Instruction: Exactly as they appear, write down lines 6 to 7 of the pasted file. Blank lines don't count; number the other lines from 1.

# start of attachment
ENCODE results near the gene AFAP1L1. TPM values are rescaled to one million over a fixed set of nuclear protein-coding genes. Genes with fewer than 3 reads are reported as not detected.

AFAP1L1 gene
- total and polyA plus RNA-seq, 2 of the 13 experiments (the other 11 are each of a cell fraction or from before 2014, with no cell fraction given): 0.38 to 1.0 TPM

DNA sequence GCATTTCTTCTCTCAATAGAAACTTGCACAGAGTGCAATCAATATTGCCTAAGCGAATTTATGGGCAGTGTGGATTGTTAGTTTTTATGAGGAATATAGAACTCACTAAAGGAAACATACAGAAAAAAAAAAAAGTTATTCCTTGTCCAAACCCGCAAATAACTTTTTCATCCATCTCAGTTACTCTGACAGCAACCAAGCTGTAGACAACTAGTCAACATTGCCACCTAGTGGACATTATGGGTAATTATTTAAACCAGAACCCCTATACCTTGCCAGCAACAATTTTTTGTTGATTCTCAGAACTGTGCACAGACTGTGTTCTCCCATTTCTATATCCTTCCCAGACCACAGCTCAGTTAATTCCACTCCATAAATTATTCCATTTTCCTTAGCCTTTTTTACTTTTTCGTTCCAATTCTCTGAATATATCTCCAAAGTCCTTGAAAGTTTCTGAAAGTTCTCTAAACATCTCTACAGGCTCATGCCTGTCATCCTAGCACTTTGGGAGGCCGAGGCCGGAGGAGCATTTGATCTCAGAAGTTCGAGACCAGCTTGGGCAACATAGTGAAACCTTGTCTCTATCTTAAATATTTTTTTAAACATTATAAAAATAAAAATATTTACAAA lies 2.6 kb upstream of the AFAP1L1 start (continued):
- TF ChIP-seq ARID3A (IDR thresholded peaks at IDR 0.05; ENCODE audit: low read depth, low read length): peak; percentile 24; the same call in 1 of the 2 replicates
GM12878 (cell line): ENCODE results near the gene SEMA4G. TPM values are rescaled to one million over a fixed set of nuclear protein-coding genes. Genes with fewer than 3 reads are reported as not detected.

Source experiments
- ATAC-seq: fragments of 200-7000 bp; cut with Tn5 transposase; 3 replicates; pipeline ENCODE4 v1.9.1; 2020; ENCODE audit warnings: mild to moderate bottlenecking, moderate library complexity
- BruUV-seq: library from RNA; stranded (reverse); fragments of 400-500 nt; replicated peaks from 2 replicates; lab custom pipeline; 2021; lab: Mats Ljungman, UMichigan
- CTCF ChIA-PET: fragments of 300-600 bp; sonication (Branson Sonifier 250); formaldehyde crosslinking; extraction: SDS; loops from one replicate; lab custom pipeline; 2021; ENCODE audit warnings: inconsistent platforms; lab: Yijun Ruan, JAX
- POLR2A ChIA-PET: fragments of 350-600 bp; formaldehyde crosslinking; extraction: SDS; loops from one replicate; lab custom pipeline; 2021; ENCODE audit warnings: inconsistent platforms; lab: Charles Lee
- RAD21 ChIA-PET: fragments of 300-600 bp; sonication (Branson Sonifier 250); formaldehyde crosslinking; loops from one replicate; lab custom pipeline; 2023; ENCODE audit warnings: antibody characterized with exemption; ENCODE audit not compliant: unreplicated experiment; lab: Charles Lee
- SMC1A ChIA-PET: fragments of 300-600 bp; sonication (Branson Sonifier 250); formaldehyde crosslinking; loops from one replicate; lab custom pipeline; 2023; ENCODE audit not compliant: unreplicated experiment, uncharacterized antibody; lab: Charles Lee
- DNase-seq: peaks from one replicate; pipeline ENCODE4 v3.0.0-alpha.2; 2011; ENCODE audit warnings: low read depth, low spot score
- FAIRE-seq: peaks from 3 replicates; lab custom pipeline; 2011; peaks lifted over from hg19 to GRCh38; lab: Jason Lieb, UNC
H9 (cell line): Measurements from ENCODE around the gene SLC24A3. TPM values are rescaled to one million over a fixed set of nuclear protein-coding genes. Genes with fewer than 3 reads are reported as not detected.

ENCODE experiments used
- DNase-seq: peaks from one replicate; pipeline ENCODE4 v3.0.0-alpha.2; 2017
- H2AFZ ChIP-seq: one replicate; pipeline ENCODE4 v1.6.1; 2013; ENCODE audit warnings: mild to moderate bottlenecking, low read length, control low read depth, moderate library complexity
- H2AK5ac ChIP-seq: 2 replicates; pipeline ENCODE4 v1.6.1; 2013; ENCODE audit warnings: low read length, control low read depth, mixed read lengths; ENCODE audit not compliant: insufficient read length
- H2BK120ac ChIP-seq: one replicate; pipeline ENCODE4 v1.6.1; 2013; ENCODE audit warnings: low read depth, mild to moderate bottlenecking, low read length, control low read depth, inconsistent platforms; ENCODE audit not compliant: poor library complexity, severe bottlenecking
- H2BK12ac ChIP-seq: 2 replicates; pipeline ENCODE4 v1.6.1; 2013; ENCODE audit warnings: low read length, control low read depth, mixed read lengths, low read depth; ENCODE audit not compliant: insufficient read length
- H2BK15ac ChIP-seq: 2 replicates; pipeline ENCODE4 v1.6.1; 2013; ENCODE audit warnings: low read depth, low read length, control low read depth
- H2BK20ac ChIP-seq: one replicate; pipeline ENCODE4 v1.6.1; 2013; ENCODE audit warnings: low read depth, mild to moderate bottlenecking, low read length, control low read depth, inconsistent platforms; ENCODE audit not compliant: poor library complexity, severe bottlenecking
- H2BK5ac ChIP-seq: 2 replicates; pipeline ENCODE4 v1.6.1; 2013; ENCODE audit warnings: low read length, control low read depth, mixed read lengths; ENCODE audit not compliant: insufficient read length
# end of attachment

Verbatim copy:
GM12878 (cell line): ENCODE results near the gene SEMA4G. TPM values are rescaled to one million over a fixed set of nuclear protein-coding genes. Genes with fewer than 3 reads are reported as not detected.

Source experiments